For the beatification Mass and another of thanksgiving the following day the vast, partly developed Parque de Valdebebas on the outskirts of Madrid was meticulously prepared, with pilgrims grouped by their thousands in different areas. From this space rose the convivial chatter, the prayers, the songs and the dramatic silences of the 200,000 in a great and joyful expression of unity – aided by a common liturgical language, Latin.

This was one occasion on which “singing from the same hymn book” had absolutely no connotation of mindless conformity but manifested the – surely unique — capacity of the Catholic Church for uniting people from all points of the globe. Some 80 countries were represented, African women particularly noticeable in their trademark bright print dresses and head wraps. I even ran into a MercatorNet fan among them.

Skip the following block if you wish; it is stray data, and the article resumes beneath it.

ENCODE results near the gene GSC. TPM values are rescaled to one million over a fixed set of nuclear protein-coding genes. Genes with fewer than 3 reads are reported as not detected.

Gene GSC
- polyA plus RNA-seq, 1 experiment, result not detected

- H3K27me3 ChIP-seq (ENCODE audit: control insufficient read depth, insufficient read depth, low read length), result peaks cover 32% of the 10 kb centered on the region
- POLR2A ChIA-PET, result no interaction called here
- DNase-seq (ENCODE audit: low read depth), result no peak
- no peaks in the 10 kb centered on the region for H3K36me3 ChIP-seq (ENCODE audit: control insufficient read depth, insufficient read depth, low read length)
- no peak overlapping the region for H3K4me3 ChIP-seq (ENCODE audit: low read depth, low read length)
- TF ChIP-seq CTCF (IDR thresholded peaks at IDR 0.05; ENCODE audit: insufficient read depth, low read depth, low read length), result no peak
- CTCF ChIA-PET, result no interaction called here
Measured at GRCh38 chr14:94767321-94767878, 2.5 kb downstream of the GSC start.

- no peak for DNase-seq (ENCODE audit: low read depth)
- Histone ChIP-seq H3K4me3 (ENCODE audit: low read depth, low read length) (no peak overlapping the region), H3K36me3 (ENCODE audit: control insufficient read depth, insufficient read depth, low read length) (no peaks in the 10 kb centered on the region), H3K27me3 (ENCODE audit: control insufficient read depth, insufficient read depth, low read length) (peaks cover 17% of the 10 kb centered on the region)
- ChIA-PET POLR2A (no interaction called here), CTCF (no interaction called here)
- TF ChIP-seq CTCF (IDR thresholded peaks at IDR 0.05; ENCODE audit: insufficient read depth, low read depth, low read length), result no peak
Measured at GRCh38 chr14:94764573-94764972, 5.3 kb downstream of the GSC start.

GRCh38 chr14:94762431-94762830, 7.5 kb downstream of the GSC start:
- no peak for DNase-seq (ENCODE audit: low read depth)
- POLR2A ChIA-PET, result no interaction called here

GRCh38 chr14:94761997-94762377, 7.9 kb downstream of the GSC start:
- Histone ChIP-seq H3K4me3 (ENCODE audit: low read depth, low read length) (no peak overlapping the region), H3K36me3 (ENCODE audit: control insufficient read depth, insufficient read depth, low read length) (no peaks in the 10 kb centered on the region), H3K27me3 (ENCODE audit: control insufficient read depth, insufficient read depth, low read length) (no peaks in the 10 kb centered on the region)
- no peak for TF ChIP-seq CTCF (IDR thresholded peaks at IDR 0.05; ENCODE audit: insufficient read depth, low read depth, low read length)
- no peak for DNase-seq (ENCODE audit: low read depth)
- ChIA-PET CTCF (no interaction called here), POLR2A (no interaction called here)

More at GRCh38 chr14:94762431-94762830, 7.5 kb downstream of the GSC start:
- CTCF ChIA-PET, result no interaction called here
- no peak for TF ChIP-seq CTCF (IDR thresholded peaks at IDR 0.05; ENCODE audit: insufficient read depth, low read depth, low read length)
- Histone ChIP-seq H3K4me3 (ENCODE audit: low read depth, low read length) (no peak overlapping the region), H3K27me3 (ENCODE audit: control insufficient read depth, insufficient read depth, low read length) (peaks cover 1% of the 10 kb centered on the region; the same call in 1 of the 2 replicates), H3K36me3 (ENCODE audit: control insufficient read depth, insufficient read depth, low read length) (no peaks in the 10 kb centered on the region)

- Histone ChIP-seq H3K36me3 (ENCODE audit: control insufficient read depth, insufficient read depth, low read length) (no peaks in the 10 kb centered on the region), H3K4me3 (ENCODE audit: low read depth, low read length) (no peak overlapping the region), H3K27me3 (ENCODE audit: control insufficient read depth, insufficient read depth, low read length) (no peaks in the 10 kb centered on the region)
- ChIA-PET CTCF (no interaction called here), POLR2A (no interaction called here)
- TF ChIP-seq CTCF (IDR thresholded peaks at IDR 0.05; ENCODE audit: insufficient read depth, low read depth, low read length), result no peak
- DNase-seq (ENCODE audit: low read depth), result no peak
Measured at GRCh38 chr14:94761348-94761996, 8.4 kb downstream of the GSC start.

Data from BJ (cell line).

Of the 15,000 from this crowd who went on to Rome, I am sure that about 14,900 of us turned up at one or the other of thanksgiving Masses held in the great basilicas of St John Lateran and St Mary Major, while an unknown but certainly huge number overflowed the Church of St Eugene, where the remains of Blessed Alvaro were brought for veneration and a solemn Benediction. Despite the crush – or because of it — there was a wonderful sense of fraternity in the gathering.

One would have thought that the Pope’s Wednesday audience with the faithful in the expansive St Peter’s Square would have been an easy fit but, again, there was an overflow crowd, and arriving at 7 a.m. for the 9.30 fixture with Papa Francisco was not a miscalculation. We were told that Francis draws similar throngs week by week. Just two days ago he greeted them thus: